Everyday kindness

gumtree.jpgIt will soon be four months since we arrived in Sweden. The light and warmth of summer has slipped into the dreary darkness of winter, although the temperature has remained unseasonably high for the time of year. Except for the week we went north to Orsa when the air temperature slipped below zero and snow fell on Dalarna and northwards to the arctic.

 

Soon after we arrived in Örebro some neighbours brought us a gift – a gum tree! Yes a real eucalypt from downunder. Bosse had grown it from a seed which he had bought in a packet from a gardening website. He has three or four others at home in pots. He thought it might remind me of home, and he was right! I was struck by his kindness toward people he had never met.

The first month or so I kept the little tree outside on the front verandah, but I noticed after a while that the leaves were looking a bit dry and crinkly despite regular watering. I guessed it was getting too cold and brought it into the kitchen. But the weeks passed and if anything the plant looked worse and worse. When pinched the leaves crumbled and fell to the ground. One of the three slender stems became denuded of leaves. The other two looked unhealthy. The tree looked sad and lost.

With temperatures between plus five and ten this last week I decided to move the tree back to the verandah. I noticed it just now when I returned from the supermarket shopping. Still looking sad, but perhaps the leaves at the base are coming to life again. Who knows whether the spark of life still remains?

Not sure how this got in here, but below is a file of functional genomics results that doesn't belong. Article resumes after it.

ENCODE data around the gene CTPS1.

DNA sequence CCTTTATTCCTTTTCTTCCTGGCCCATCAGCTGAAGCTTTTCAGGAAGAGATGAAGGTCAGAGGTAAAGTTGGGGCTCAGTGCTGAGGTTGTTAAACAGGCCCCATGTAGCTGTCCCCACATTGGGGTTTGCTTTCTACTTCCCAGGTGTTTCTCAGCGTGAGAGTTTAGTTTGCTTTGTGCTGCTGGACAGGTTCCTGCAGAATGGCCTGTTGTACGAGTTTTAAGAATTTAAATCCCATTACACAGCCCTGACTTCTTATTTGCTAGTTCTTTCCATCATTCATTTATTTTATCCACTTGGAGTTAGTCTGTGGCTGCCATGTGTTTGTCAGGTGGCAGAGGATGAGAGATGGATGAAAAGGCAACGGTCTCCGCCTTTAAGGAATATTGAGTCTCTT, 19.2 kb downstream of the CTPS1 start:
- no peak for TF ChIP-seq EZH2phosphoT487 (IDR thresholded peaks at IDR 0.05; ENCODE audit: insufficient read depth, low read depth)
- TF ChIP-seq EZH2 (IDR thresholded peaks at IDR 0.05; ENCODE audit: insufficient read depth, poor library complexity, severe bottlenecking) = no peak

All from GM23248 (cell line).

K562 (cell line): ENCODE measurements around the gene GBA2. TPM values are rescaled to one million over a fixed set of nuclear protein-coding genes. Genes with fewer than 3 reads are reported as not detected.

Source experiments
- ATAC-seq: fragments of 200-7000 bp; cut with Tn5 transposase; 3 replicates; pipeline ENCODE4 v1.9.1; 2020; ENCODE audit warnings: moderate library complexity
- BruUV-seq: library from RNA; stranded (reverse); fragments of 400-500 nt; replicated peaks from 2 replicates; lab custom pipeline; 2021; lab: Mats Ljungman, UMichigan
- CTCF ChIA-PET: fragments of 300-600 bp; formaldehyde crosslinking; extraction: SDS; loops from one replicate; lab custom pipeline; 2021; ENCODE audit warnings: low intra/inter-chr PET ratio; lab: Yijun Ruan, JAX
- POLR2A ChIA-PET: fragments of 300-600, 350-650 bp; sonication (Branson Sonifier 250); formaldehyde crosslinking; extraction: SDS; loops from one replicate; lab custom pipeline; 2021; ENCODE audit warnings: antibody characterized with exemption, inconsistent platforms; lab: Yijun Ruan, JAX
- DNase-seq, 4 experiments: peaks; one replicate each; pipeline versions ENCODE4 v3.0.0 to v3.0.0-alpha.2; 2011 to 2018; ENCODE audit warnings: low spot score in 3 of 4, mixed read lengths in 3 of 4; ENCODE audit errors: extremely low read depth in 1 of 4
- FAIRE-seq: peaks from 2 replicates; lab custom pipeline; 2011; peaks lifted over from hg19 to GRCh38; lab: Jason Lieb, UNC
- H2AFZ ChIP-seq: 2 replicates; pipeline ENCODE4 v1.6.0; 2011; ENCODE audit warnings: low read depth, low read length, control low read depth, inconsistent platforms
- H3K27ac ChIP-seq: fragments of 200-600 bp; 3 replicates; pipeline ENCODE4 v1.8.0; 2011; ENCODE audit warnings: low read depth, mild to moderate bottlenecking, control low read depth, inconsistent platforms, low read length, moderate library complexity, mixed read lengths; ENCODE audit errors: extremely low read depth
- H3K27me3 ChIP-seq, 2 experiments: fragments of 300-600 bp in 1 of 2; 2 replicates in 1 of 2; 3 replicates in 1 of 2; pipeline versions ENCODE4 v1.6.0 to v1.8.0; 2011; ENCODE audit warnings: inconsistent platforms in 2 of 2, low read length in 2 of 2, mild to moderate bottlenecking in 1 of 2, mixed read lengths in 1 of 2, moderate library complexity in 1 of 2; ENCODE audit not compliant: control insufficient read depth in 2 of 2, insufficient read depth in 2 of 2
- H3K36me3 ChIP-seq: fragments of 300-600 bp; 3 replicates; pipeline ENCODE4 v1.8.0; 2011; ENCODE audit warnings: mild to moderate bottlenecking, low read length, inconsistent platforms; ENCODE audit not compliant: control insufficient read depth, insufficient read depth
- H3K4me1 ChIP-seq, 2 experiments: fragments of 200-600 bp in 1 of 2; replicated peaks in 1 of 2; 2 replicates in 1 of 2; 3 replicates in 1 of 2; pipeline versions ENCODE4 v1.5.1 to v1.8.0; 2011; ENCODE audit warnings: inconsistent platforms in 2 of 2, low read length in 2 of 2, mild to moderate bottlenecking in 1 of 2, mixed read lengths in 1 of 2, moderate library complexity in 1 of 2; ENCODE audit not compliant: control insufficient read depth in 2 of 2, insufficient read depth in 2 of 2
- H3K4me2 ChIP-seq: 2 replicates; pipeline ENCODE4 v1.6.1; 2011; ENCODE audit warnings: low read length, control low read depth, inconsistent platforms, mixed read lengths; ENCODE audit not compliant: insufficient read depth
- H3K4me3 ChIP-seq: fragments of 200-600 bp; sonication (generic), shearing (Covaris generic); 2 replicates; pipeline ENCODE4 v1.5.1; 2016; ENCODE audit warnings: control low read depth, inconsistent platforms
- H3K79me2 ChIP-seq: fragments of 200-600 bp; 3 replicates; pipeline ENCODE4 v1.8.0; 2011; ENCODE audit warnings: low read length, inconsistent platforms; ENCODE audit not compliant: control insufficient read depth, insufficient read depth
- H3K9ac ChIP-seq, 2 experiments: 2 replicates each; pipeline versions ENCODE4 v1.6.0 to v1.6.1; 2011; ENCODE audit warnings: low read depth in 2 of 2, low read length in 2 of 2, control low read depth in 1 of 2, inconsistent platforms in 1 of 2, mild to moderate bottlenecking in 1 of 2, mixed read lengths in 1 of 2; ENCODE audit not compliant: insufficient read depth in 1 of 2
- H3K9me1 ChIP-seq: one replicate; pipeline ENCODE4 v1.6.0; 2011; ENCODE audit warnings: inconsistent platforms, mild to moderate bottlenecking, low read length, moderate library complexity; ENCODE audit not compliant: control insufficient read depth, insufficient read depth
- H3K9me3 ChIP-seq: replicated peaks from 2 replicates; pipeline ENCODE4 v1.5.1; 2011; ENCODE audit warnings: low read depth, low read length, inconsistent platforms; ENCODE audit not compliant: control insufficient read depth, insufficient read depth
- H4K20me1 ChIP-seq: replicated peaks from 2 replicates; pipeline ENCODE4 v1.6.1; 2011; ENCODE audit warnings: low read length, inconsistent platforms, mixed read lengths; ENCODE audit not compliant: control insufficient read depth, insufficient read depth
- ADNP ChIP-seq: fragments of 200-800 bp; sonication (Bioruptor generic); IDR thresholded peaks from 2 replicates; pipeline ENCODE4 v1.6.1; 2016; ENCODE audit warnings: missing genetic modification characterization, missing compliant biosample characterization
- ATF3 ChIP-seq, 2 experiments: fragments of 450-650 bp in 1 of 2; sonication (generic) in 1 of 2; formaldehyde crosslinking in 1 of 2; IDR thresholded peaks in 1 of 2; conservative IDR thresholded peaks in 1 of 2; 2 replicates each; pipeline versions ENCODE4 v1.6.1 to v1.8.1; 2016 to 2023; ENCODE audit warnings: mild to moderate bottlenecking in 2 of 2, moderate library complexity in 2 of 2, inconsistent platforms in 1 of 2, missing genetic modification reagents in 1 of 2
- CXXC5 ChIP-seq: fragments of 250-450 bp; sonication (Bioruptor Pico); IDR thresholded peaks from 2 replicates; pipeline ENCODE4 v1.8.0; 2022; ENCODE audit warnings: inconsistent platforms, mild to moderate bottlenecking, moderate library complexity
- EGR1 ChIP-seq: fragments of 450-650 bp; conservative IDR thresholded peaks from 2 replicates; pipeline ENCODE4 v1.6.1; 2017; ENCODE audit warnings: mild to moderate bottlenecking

I can’t help feeling that the tree reflects my state of mind at the moment. Transplanted from its native land and struggling to get going in new and unfamiliar territory. Although right now, had it fallen to the earth in Australia it might have withered in the tremendous heat or been burnt to a cinder in a raging bushfire, so perhaps it is better off here, despite the cold and dark.

I have a sense that we will both survive, both the gum tree and me, that once we adjust to different conditions we will not just survive but thrive. For now, the tree, even in its withered state, is a daily reminder of the everyday kindness of new friends while we struggle to find our place here in Sweden.

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2 thoughts on “Everyday kindness

  1. Sorry David, for turning you down at the supper in church this evening. Hope I can be more welcoming another time. Please do not allow this hostile Swedish environment having the same effect on you as it has on your gum-tree. Do not give up. We may be difficult to start with, but there are more sides to Swedish people…
    Regards,
    Erik Johansson

  2. Dear David & family,
    It is a hot north wind day here as I write. I am in the process propagating 500 native trees for ‘trees for life’, some to replace those lost in the recent bushfire and others to revegitate landowners properties impoverished by years of unwise farming practice. Currently we are experiencing drought conditions so I don’t know how these little trees will survive but they have been especially selected to grow in this region from seeds collected in the district. Although your eucalypt has been transplanted, they are a hardy species that regenerate after drought, fire, renew the soil, provide shade, a home for native birds and animals and shed seeds ready for the next generation. Be as kind to yourself as you are to that eucalypt!
    Take care, love Meredith and family

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